Get Things Done Fast With Firefox

28Jun08

I’ve seen a few great posts lately about keyboard shortcuts and other small tweaks to make working with Firefox even better. These posts are often aimed at a general audience, so I thought it was time for a developer focused article. Below you will find a list of my favorite and most used Firefox shortcuts and hacks.  These are things I use constantly, every day, to do my development (and other) work.

Keyboard Navigation

Note that the following shortcuts are for Macs, but replacing Cmd with Ctrl should provide you with the Linux (or Windows) equivalent.

Everyone knows about Cmd-T, Cmd-W, I hope, which opens a new tab and closes a tab respectively.  You can also reopen the last closed tab with Cmd-Shift-T. Not only does this reopen the last closed tab, but it even opens it in the same spot where it used to be.

Scrolling through your tabs can be done with Cmd-Opt-arrowleft/arrowright, but I find this a little cumbersome.  It turns out Firefox has copied the friendlier Cmd-Shift-[ and Cmd-Shift-] which work in lots of other OS X programs (iChat, Safari, Terminal.app, and probably others).

Cmd-L takes you to the location bar; Cmd-K takes you to the search box.  One that I just found is Cmd-uparrow/downarrow to change the search engine used.  Want to search Wikipedia?  Cmd-K, Cmd-Shift-downarrow a few times and type.

The URL and search boxes both support Enter key combos to open the results in new tabs or windows.  I have my search box set to open searches in new tabs, but you can toggle this (regardless of which way the preference is set) by using Cmd-Enter.   You can open a new tab from the location bar with Opt-Enter.

By now I think most are familiar with the shortcuts for searching in a page (/, Cmd-F, and ), but you can also quickly scroll up and down with Space and Shift-Space which move a page at a time.

Another one that I use heavily is Cmd-number to jump to a specific tab.  I always keep some important tabs in the beginning like Gmail and MRTG graphs for machines at Chesspark, so getting to these is a one-key action.

These keyboard shortcuts have allowed me to basically remove the mouse from the browser when I am working.  Most of the Web applications I use also have their own keyboard shortcuts as well. Gmail is particularly excellent in this regard; just hit ? anywhere in Gmail for a list of available shortcuts.

The New URL Bar

I can’t believe how great the new URL bar is.  If I want to write in this blog, I just type ‘meta dash’ and hit Tab (this takes me to the wordpress dashboard).   I use it constantly to find Trac bugs and wiki pages by typing a few characters of the bug title or number, and because Firefox 3 searches page titles as well as URLs, it finds what I want almost every time.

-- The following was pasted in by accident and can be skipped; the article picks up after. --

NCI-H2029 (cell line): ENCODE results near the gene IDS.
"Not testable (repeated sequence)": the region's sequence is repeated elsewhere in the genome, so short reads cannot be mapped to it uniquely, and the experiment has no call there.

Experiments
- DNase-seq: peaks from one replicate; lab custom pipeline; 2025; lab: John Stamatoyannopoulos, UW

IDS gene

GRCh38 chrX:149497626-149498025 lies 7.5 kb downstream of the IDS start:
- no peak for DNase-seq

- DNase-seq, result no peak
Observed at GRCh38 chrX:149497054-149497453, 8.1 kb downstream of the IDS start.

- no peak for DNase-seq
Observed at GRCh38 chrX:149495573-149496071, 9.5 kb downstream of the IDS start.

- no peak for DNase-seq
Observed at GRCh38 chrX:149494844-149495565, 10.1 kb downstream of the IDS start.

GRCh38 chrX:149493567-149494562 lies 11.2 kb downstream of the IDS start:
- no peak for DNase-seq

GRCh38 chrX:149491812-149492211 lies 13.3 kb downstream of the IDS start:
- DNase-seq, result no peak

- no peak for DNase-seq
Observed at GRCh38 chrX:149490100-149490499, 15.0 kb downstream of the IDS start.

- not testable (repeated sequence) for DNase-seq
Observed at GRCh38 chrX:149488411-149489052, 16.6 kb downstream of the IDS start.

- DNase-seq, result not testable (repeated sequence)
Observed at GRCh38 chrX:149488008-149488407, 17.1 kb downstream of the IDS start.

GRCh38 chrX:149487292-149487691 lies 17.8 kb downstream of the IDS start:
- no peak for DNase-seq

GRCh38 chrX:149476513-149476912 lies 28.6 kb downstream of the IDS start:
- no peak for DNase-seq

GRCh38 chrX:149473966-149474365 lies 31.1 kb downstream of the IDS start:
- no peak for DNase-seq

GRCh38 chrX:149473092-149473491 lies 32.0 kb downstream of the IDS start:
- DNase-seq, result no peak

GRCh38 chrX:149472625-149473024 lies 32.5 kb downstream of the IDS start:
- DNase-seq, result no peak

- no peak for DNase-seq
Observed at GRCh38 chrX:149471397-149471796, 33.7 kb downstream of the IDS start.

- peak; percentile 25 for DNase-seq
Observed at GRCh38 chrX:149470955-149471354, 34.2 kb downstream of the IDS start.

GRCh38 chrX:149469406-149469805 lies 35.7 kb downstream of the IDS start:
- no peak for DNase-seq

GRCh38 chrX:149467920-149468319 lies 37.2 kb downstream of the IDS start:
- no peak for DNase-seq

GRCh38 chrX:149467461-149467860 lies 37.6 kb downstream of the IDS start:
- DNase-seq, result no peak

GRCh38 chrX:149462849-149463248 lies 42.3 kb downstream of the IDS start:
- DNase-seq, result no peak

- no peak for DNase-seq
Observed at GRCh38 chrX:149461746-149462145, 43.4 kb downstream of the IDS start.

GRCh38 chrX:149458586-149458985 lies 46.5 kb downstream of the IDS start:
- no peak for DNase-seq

This works a lot like Quicksilver, which Mac people have been raving about forever (Quicksilver does this on files and has plugins for integrating other data like music albums).  I think this new URL toolbar will spur more innovation and similar features in other applications.

Keyword Searches

I already knew about keyword searches where you type ‘amazon foo’ into the URL bar and it will search Amazon (note that this may not be configured by default).  What I didn’t know is that instead of writing the JavaScript required to add a new magic keyword, you can just right click in the search text box on whatever page and hit ‘Add Keyword for this Search…’ to do the same thing.  Firefox will even remember the state of other form elements.

This is highly useful for searching Trac instances.  Go to the Twisted Trac search page, fill out the advanced search parameters you like, and right click in the edit box and add a new keyword for the search.  Assuming you call it ‘twisted’ then you can now search Twisted’s Trac by typing ‘twisted adbapi’ to find all the adbapi things.  You can do similar things for Python documentation, etc.

If you do want to get your hands dirty, a little JavaScript can do wonders.  Joe Hildebrand wrote a little snippet that makes ‘xep’ take you to the XEP list, but ‘xep 124’ takes you do the XEP-0124 page.  I use this a lot, and I copied this to add ‘ticket N’ searches for the Chesspark internal Trac system.  Anytime I see a ticket number, I can pull it up directly. If I want to file a new ticket, ‘ticket’ takes me to the new ticket page.

Go Forth and Be More Productive

The Firefox team deserves a huge amount of gratitude for making a browser that is so keyboard friendly and extensible. It pains me to use any other browser now because most of them don’t have this kind of attention to detail.

Thank you, Firefox, you help me get things done fast.

Many of these tips I read about on various blogs.  Here’s a short list of articles that inspired this post:

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